Articles tagged with Security

  1. Rails
    15 Feb 2016
    1. After upgrading an app to Rails 5.0.0.beta2 I started playing with Action Cable.
      In this post I want to show how to do authorization in Cable Channels.
      Whether you use CanCanCan, Pundit or whatever, first off you will have to authenticate the user, after that you can do your permission checks.

      How to do authentication is shown in the Action Cable Examples. Basically you are supposed to fetch the user_id from the cookie. The example shows how to check if the user is signed in and if not reject the websocket connection.
      If you need more granular checks, keep reading.

    2. To understand the following code you should first familiarize yourself with the basics of Action Cable, the Readme is a good start.

      The goal here is to identify logged in users and do permission checks per message. One could also check permissions during initiation of the connection or the subscription of a channel, the most granular option is to verify permissions for each message. This can be beneficial if multiple types of messages or messages regarding different resources which require distinct permissions are delivered from the same queue.
      Also imagine permissions change while a channel is subscribed, you would propably want to stop sending messages immediately if a user gets the permission to receive them revoked.

    3. In the ApplicationCable we define methods to get the user from the session and Cancancan’s Ability through which we can check permissions.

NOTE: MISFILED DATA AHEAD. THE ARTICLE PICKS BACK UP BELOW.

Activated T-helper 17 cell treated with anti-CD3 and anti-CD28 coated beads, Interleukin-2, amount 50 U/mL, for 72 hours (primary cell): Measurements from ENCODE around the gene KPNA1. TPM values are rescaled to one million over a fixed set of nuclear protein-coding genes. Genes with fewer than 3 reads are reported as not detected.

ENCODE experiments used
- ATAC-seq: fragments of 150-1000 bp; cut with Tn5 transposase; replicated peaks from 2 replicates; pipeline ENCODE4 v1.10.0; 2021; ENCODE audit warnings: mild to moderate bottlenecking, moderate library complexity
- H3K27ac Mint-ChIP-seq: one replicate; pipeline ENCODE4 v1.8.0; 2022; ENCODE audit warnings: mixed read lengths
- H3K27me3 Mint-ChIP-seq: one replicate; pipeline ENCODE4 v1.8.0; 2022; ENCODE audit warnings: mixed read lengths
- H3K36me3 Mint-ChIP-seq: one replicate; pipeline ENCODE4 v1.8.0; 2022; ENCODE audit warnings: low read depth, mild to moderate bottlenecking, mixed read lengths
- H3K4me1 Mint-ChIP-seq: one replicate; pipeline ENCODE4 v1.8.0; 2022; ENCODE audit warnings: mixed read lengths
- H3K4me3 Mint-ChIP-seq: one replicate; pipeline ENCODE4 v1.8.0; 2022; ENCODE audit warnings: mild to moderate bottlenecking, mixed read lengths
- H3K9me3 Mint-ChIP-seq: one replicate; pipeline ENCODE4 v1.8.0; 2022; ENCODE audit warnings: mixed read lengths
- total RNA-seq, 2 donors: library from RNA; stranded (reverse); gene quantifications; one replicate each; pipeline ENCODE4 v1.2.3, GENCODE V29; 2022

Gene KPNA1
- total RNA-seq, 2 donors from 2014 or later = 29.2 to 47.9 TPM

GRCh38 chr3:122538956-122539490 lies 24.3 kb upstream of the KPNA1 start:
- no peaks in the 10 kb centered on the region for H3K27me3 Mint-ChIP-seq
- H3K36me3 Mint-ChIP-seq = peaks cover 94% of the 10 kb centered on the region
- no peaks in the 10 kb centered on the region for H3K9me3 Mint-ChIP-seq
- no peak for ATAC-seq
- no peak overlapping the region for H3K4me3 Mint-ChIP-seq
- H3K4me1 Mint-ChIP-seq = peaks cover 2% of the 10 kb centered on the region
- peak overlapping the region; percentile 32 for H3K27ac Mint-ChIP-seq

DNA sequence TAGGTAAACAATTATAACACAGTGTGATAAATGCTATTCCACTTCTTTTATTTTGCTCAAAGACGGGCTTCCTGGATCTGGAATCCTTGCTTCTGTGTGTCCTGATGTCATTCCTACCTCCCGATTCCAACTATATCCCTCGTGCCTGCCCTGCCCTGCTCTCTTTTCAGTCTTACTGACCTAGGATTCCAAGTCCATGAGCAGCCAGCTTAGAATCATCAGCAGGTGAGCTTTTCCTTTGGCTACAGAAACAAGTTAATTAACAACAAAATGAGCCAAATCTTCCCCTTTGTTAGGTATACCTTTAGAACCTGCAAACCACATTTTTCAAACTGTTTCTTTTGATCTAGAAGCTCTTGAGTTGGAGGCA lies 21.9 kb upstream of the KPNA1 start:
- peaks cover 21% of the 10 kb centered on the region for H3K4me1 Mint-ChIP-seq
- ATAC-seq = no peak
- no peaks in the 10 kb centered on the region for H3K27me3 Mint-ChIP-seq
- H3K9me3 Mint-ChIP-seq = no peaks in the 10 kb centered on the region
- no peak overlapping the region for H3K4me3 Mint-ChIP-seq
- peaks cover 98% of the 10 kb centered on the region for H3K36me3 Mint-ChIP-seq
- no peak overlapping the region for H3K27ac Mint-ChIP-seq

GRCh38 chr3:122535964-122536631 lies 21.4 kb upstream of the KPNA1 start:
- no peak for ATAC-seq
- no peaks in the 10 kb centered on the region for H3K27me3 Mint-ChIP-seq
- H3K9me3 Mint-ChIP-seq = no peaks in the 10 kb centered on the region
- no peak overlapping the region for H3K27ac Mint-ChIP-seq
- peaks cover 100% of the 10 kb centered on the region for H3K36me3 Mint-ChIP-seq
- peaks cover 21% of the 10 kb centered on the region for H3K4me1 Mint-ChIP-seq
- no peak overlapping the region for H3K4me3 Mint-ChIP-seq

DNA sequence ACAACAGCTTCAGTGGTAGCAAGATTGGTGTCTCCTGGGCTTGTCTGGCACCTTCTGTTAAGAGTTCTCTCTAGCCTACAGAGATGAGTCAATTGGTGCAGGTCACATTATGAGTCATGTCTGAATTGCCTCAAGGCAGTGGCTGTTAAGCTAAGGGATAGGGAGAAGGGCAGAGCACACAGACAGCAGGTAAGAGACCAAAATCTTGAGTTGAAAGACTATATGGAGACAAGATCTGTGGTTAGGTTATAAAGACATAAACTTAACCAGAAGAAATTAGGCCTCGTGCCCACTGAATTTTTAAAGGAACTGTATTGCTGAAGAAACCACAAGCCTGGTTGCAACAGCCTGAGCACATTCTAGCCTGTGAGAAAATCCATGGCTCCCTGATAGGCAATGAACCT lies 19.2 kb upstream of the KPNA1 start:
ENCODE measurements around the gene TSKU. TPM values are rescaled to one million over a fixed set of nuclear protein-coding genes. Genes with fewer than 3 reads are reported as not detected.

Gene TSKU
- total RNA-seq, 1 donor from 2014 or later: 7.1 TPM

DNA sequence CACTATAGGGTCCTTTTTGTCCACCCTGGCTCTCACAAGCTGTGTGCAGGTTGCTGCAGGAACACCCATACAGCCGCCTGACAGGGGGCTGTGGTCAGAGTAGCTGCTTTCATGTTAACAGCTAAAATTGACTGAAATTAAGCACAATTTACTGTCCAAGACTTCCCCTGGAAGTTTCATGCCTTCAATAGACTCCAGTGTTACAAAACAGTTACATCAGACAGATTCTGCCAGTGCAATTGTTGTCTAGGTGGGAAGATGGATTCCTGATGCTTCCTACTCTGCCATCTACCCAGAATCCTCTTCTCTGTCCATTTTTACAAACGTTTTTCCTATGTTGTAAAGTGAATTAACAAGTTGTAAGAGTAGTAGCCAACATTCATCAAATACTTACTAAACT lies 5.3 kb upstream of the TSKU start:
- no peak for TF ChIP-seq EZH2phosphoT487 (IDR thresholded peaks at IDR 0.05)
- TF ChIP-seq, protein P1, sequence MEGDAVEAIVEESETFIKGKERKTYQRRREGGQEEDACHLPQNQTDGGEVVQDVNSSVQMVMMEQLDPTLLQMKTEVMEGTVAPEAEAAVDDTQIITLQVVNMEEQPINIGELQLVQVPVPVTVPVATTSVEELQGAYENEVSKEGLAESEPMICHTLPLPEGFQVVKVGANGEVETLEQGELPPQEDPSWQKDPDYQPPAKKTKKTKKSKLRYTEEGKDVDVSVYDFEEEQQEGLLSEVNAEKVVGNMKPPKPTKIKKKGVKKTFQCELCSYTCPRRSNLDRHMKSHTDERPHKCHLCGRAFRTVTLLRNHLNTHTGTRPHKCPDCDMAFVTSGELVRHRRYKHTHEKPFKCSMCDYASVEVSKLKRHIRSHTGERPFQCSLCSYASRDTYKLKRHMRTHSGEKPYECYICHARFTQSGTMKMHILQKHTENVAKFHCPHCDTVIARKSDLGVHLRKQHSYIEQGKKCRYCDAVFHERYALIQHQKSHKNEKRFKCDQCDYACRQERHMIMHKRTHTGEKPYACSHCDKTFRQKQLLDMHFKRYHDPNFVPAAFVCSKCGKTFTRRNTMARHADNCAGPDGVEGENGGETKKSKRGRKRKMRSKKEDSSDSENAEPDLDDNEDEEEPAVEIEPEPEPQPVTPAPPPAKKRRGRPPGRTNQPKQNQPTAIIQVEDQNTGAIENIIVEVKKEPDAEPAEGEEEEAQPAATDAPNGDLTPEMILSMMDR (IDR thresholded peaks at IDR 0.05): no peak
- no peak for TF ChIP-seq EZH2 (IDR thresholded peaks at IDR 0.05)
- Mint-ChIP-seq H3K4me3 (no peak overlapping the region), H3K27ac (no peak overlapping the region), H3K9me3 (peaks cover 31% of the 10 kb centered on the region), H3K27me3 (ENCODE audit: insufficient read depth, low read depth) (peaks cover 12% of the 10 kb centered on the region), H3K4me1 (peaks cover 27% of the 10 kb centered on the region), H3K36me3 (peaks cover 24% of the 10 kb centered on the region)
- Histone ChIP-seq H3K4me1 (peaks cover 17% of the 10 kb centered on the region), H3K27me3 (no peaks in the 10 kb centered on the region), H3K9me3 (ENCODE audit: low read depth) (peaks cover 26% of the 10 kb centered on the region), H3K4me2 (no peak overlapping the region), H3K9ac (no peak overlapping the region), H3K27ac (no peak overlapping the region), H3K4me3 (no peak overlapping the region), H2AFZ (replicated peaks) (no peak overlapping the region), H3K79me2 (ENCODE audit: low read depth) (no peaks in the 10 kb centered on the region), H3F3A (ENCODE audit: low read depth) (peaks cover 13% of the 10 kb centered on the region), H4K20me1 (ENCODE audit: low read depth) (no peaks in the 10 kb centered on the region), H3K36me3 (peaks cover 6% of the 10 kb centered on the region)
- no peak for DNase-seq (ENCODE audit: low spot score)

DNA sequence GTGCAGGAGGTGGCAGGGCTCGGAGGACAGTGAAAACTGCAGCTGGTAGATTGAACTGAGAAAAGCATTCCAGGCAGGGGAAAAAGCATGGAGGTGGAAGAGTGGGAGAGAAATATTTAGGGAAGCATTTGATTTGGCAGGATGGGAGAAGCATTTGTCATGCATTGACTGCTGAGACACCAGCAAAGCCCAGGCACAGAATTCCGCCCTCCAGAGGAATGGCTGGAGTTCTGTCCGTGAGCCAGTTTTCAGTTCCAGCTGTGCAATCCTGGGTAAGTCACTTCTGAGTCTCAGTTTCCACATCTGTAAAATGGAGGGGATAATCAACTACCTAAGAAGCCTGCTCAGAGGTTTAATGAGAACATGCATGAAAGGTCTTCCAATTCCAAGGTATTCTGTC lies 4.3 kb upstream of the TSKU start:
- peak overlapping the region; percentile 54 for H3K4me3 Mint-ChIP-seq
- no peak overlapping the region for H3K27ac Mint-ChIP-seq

module ApplicationCable
        class Connection < ActionCable::Connection::Base
          identified_by :current_user
          def connect
            self.current_user = find_verified_user
          def session
          def ability
            @ability ||=
          def find_verified_user
            User.find_by(id: session["user_id"])

      We give Channel access to the session and the ability object. The current user is already accessable through current_user.

      module ApplicationCable
        class Channel < ActionCable::Channel::Base
          delegate :session, :ability, to: :connection
          # dont allow the clients to call those methods
          protected :session, :ability

      So far we setup everything we need to verify permissions in our own channels.
      So now we can use the ability object to deny subscription in general, or in this case to filter which messages are sent.